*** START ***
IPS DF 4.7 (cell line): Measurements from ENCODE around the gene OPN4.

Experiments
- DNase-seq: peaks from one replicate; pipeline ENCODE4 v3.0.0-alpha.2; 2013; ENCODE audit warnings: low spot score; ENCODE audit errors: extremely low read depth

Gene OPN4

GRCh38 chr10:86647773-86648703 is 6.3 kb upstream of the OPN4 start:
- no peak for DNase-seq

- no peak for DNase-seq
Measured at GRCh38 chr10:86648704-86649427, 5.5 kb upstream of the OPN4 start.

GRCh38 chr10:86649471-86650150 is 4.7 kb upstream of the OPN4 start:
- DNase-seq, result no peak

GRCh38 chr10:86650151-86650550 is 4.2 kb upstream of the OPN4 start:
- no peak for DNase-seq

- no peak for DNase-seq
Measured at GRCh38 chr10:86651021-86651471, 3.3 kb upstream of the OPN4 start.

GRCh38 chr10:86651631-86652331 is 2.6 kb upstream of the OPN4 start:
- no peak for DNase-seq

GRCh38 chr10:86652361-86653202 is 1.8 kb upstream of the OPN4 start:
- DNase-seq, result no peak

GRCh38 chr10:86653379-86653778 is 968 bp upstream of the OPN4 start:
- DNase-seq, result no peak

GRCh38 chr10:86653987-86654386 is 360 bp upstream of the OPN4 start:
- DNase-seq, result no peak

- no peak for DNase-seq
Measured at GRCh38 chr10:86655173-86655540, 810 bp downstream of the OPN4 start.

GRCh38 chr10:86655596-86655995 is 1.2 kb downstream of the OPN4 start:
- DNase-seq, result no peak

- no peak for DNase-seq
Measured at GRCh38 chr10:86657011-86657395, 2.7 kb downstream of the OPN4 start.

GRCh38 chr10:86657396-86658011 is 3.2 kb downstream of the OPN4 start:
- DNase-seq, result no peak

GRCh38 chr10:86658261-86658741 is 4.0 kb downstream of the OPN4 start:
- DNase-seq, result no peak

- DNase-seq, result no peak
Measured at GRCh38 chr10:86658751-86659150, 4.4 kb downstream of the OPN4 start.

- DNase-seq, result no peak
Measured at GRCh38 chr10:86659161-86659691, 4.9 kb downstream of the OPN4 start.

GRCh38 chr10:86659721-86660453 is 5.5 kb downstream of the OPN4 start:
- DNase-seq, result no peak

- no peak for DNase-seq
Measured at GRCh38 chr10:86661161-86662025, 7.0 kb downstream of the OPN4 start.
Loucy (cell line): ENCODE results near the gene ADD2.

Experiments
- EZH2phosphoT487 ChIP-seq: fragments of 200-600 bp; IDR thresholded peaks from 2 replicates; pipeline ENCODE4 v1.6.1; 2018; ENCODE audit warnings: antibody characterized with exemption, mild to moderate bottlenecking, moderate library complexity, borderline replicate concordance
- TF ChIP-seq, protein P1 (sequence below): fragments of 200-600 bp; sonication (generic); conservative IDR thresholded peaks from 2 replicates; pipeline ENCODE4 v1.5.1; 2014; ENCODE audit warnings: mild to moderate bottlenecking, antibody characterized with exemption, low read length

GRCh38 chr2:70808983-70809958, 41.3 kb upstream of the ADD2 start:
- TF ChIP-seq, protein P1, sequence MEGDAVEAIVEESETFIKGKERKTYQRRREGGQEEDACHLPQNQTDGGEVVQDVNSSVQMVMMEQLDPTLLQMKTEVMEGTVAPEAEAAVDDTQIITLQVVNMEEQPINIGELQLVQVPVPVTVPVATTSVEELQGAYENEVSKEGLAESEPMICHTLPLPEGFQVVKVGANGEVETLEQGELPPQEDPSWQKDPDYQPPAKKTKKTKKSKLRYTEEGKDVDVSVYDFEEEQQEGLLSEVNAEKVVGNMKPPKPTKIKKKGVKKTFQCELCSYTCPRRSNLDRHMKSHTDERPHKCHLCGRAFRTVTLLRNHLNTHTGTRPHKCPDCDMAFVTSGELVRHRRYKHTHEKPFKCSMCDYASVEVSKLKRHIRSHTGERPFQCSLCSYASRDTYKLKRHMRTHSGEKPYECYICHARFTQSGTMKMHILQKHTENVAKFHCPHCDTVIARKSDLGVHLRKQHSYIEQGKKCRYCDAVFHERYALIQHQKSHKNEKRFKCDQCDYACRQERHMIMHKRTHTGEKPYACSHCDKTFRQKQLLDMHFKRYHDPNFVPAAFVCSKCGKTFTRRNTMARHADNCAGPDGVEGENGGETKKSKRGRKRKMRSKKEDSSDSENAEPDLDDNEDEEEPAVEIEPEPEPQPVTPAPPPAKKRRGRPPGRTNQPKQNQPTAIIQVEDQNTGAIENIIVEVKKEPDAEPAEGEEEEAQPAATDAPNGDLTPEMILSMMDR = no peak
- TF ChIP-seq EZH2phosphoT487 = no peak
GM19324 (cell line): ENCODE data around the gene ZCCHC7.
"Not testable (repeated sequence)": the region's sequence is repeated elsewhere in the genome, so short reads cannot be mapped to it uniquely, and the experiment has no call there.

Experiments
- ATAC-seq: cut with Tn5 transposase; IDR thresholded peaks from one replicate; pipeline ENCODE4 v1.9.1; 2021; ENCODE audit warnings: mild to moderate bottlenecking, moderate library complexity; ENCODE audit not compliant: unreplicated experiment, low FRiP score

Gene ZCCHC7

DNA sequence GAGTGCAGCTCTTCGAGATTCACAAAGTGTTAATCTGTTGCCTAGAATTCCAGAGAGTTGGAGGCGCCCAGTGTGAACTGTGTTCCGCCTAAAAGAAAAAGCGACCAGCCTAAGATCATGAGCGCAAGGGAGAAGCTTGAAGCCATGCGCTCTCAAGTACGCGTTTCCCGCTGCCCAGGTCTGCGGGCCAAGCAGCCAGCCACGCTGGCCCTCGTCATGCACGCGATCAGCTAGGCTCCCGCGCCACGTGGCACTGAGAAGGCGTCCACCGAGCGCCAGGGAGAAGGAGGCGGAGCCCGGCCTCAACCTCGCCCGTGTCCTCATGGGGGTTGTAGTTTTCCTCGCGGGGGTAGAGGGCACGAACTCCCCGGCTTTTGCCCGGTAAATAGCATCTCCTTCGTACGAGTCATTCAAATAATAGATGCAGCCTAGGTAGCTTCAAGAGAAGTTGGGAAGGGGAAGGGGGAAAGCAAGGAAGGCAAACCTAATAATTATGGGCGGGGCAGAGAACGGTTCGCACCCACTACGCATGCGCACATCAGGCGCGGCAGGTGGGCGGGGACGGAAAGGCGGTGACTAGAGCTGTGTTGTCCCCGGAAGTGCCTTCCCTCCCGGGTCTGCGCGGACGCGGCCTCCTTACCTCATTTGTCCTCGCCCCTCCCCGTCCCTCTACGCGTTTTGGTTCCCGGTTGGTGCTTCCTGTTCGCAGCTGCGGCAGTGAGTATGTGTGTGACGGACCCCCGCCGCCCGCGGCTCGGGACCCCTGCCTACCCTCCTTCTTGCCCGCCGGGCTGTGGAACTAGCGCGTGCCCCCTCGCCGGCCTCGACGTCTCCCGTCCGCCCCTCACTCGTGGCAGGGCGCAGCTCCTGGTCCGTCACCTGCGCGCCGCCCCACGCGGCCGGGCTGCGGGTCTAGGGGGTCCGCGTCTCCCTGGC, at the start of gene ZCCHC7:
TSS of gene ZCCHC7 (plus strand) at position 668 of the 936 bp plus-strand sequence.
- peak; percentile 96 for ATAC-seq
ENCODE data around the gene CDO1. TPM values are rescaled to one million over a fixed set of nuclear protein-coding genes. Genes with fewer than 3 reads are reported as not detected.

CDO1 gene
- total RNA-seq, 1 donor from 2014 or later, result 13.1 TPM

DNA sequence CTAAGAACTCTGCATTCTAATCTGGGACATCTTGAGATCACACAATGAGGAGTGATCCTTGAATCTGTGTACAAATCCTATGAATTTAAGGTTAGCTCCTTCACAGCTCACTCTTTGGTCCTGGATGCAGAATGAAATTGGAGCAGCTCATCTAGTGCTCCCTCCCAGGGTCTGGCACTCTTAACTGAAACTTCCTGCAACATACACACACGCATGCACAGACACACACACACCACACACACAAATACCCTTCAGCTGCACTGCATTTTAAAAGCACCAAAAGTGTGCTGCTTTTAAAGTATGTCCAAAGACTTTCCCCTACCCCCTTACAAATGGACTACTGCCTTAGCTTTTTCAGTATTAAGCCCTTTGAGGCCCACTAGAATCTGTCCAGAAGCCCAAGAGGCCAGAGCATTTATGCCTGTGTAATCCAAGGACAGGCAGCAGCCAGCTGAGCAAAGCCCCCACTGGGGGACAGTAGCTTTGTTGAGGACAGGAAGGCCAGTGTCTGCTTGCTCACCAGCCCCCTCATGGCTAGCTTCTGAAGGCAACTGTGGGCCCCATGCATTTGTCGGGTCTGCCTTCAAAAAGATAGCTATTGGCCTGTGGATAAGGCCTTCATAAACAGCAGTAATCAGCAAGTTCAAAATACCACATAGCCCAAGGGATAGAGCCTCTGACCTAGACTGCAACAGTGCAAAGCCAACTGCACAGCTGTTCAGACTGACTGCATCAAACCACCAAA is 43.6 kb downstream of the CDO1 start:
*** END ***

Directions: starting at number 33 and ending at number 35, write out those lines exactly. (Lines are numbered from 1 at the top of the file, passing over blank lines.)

- DNase-seq, result no peak
Measured at GRCh38 chr10:86658751-86659150, 4.4 kb downstream of the OPN4 start.

- DNase-seq, result no peak